Carbohydrate-rich foods are not the enemy
Many people think carbs are the enemy. They are not. There is room in a person’s meal plan to include carbohydrate foods. In fact, 50 to 60 percent of the total calories in a healthy diet usually come from carbohydrate sources.
Carbohydrates, fats and proteins are the three major nutrients in our food. I like to compare these three to the major parts of a motor vehicle. Wheels, engine and a frame are essentials to anything that travels on the road.
Vitamins and minerals are the extras in our food. Just as lights, seats and a radio are extras in a car. The variety of the food and the car are determined by the vitamins, minerals and extras.
Not every food has the same vitamins and minerals but each food contains a combination of carbohydrates, fats or proteins. Not every car has the same lights, seats or radio but each vehicle contains a combination of wheels, engine and frame.
Carbohydrates have been abbreviated to “carbs.” This nickname was a necessity because not everyone wants to spell or say the long word, “carbohydrate.” Another reason that this term has been a pet name is that we are very familiar with carbohydrates, in some cases, very intimately.
Still some people consider carbs as the enemy. The Atkins diet that was popular years ago made eating carbs taboo. In fact, any more than 60 grams of carbohydrate foods in one day was considered more than enough.
In reality if 50 percent of calories come from carbohydrate choices in a healthy meal plan, and there are 4 calories per gram in carbohydrate food then 60 grams equals 240 calories. With some multiplication that is only 480 total daily calories which is totally unrealistic.
Someone with a need of approximately 1,800 calories to maintain their weight and energy level requires about 900 calories (50 percent) from carbohydrate sources. If I divide 900 by 4 this equals 225 grams of carbohydrate food, not 60.
The diets that limit carbohydrate intake to a quarter of what is recommended leave a lot to be desired. There are vitamins and minerals that predominately come from carbohydrate sources. Limiting carbohydrate foods limits the valuable vitamins and minerals. It’s like buying a stripped down vehicle and everyone knows that the more extras on a car, the nicer it is.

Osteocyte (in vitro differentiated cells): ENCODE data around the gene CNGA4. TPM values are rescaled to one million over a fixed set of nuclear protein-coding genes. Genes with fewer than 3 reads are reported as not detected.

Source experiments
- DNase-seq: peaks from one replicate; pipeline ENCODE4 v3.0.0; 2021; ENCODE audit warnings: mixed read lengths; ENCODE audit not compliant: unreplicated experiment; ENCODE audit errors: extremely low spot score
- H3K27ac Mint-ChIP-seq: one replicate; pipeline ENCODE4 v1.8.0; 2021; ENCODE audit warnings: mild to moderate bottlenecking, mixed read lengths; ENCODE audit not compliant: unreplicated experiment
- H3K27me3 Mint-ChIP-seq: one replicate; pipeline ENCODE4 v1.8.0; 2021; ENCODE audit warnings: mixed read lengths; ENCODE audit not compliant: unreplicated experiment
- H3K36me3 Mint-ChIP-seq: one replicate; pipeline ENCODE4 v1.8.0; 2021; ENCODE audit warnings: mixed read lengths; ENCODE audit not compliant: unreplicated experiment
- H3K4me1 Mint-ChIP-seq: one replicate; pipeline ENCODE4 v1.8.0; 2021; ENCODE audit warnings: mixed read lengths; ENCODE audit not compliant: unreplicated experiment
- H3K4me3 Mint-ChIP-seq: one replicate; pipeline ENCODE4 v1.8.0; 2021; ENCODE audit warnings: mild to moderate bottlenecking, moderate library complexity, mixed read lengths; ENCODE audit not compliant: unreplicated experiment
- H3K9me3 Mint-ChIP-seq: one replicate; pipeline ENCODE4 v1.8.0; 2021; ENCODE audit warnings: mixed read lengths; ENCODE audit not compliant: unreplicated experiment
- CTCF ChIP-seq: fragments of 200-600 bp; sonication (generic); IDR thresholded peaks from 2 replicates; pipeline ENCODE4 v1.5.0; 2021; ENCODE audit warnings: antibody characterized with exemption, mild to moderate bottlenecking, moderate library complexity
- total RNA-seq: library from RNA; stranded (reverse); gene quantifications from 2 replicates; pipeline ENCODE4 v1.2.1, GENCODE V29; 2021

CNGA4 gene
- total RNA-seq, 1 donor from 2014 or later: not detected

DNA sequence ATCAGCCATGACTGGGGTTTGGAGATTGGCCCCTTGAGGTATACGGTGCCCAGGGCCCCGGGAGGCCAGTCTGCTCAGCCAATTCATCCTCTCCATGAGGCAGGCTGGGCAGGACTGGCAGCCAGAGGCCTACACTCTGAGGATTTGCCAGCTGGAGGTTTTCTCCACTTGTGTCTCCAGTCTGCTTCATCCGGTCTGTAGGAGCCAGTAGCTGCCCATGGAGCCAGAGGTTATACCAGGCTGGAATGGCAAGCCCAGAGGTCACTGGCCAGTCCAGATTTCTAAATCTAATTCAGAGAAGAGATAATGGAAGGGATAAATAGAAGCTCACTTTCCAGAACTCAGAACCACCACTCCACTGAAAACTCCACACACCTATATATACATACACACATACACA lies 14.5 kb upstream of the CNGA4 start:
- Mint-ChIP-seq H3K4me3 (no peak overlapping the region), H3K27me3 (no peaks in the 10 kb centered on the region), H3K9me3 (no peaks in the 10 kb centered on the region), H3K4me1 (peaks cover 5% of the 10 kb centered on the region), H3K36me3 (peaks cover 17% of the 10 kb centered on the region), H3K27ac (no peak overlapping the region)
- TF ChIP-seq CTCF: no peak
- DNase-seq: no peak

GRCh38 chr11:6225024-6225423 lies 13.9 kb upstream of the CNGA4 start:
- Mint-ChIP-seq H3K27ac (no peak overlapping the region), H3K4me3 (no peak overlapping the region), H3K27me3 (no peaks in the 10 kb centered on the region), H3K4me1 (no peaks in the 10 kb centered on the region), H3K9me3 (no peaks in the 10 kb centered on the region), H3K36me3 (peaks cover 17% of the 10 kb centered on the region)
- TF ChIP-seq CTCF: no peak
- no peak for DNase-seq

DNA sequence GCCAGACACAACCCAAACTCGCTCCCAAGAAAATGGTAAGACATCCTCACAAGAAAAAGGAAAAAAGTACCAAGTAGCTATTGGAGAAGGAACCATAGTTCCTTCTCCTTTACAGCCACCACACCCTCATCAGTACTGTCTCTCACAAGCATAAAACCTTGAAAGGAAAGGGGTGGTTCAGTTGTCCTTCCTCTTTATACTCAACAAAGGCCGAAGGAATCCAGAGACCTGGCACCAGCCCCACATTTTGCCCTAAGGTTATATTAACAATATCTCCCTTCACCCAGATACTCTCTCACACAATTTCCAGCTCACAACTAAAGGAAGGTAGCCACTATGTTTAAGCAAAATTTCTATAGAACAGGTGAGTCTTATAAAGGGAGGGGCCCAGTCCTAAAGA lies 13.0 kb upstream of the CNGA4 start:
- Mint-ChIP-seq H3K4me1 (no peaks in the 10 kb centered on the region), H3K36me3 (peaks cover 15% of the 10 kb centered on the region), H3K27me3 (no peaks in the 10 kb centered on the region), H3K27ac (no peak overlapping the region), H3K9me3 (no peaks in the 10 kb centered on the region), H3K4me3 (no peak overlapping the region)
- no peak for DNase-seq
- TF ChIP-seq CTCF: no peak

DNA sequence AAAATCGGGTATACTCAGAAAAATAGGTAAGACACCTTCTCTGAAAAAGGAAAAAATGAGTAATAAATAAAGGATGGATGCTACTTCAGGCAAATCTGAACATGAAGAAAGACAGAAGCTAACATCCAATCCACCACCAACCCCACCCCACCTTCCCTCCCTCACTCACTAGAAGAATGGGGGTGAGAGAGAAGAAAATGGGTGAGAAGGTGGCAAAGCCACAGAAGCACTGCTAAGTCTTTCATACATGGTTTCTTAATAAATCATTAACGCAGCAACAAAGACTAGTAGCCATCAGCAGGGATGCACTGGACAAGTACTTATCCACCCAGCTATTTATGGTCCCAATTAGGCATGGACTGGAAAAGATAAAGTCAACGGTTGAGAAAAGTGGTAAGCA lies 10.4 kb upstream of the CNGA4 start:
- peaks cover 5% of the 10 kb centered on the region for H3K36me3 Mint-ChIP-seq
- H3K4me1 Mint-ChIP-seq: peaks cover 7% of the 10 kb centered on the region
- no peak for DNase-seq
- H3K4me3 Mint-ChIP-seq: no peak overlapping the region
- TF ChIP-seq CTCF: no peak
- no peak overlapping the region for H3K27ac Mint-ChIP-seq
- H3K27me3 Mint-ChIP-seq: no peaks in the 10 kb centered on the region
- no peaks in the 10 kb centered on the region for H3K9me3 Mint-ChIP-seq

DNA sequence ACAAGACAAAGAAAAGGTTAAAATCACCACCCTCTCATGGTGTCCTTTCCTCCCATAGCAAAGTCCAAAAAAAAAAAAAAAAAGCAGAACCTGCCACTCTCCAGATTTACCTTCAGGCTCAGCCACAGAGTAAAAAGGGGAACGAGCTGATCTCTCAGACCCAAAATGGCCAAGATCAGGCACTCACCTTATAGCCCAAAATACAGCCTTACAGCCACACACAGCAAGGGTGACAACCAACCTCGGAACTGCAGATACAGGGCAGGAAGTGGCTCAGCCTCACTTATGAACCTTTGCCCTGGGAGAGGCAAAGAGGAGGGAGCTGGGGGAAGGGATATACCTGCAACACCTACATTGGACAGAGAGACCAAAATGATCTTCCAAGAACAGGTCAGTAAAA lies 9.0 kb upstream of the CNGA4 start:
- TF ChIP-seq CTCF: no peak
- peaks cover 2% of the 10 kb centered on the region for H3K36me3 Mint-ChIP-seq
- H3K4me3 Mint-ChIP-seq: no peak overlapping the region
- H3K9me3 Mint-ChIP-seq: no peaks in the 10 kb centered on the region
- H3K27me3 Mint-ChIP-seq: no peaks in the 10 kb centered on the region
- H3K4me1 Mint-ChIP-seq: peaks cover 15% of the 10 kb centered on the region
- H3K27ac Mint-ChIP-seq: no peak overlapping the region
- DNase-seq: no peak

Carbohydrate sources are not just potatoes, bread and pastas. There are carbohydrates in fruit and milk products, too. The less refined sugar there is in a food, the more vitamins and minerals. The more fiber in a product will result in less digestible carbohydrates and often with additional vitamins and minerals, which is a healthy way to go.
For clarification, healthier carbohydrates, or good carbs, use whole grains as an ingredient such as those found in whole grain cereals, bread and pasta; beans and legumes; fruit; all root vegetables like potatoes and carrots; and milk and yogurt.
Less healthy carbohydrate foods, or bad carbs, are simple sugars eaten to an excess. The ingredient lists them as sugar, invert sugar, corn sweetener, corn syrup, high-fructose corn syrup or fruit juice concentrates. Fruit juice becomes a problem when the portions are larger that a 4 ounce or a half cup serving.
Limit processed foods and foods that are high in sugar instead of avoiding carbs altogether. To go without them is to go without valuable vitamins and minerals, the fine extras.
Bobbie Randall is a certified diabetes educator, registered, licensed dietitian. She supervises a diabetes self-management training program at Aultman-Orrville Hospital, Orrville. Contact her at firstname.lastname@example.org or 330–684-4776.